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4th Reich’s Official Group Chat

Five Boulder Prep High School students in Colorado were expelled over their Facebook hate group, where they were calling for the executions of Jews and Blacks, The Daily Camera reported last week. Local media report that Boulder police discovered the Neo-Nazi cell after one of the member had committed suicide “to show allegiance to the Nazi party.” Police is investigating reports of threats and harassment of a student at the high school by the group members.

The chat group was reported by a parent of one of the students. The group’s “second-in-command” told police, “the whole thing was ‘funny,'” assuring them he had no intention to actually do any of those things.

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“It was a shock to the community,” Scott Levin of the regional Anti-Defamation League told CS in response to the revelations. “It isn’t as if there is any identifiable group [in Boulder] that is advocating this. There’s a lot of hateful rhetoric going on in this country right now, and that has just empowered some teenagers.”

An estimated 15 students participated in the “4th Reich’s Official Group Chat” on Facebook, according to a Boulder police report, which said members discussed “killing all Jews and N***s,” posted images of guns, and discussed “the final solution” and “white power,” and ways to “recruit more members” to complete their mission. The chat group’s “4th Reich” title is a reference to a successor to Adolph Hitler’s Third Reich. In fact, the chat group’s leader identified himself as “The Fuhrer,” and members adopted Nazi military titles.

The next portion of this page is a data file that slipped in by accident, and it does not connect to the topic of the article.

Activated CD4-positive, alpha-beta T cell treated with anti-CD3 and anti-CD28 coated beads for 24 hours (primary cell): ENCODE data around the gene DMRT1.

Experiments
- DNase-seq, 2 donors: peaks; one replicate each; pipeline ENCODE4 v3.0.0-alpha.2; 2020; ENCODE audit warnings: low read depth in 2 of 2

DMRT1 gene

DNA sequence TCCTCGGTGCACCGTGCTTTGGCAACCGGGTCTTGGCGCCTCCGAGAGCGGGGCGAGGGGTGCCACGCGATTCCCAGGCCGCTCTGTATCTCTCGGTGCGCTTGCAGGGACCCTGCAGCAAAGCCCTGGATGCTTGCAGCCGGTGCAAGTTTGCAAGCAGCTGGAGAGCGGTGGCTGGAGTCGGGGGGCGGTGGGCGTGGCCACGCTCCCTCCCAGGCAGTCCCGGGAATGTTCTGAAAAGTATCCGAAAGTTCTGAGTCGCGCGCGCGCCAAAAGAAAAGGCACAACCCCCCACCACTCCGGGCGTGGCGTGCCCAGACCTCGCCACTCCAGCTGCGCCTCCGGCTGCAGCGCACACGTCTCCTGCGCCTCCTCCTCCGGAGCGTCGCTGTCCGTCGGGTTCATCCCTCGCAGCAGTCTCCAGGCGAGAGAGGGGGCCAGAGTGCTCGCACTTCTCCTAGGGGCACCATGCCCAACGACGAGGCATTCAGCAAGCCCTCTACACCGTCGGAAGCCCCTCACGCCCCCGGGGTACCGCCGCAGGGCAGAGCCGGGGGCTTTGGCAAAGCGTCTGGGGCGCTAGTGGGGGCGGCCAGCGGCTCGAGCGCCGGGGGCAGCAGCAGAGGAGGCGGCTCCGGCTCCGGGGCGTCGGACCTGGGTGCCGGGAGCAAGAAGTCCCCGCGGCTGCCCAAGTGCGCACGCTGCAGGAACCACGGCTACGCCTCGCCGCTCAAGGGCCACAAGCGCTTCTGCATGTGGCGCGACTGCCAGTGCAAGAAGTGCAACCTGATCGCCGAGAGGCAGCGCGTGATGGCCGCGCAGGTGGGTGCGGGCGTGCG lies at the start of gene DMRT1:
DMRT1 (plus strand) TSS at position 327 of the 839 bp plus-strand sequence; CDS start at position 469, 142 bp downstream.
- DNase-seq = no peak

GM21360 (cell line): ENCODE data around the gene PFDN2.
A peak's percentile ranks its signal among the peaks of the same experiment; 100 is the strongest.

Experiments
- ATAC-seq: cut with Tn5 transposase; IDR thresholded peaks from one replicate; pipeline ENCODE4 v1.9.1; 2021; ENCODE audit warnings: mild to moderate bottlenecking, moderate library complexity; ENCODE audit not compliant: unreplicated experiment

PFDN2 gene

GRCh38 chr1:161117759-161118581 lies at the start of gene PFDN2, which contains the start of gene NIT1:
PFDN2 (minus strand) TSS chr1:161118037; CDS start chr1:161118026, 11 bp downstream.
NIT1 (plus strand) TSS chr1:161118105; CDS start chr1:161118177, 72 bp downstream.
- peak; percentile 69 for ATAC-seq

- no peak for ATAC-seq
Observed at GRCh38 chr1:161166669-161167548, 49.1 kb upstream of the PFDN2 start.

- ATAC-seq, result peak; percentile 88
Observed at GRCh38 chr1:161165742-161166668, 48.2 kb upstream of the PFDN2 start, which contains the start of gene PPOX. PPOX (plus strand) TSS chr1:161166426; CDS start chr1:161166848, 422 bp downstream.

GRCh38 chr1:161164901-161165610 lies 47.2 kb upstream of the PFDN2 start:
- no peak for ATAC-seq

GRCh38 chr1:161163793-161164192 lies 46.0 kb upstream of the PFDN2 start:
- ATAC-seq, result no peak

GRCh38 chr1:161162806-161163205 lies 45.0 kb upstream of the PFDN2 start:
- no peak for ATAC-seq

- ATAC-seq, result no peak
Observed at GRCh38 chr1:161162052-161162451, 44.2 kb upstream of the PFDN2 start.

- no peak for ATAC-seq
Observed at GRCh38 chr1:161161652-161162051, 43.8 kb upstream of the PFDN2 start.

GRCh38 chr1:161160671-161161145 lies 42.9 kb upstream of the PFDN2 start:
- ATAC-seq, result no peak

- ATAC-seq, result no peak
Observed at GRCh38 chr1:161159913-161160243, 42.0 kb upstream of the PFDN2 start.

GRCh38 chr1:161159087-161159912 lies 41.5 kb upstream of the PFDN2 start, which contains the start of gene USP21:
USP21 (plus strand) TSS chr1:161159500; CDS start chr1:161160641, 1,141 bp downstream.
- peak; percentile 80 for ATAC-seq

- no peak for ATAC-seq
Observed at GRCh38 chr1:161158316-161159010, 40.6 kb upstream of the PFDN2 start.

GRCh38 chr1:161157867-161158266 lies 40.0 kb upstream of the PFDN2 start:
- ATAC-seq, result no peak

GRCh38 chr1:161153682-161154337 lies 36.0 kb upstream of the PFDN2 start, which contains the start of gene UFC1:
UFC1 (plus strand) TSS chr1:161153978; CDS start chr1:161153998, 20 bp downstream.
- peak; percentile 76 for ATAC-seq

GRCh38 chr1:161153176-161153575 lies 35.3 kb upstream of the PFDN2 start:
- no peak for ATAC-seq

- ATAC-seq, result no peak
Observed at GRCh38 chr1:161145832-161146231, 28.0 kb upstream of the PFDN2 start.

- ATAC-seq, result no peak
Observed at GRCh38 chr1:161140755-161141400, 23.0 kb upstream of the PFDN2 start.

One entry went: “You can hang Jews on trees, shoot them right in the knees. Gas as many as you please,” according to the police report.

Lili Adeli, headmaster at Boulder Prep, told Daily Camera the school had addressed the suicide and the Facebook chat’s horrifying language. “We did a lot of work with the students to help ensure their safety and mental health and healing,” she said. “It can bring up their own thoughts of suicide and previous trauma.” This includes checking on students via the phone, including text messages outside of school hours. “We’ve continued to keep the lines of communication open,” she said.

Adeli also stressed that school staff have made it their top priority to educate students on inclusiveness and the importance of speaking out against “derogatory language.”

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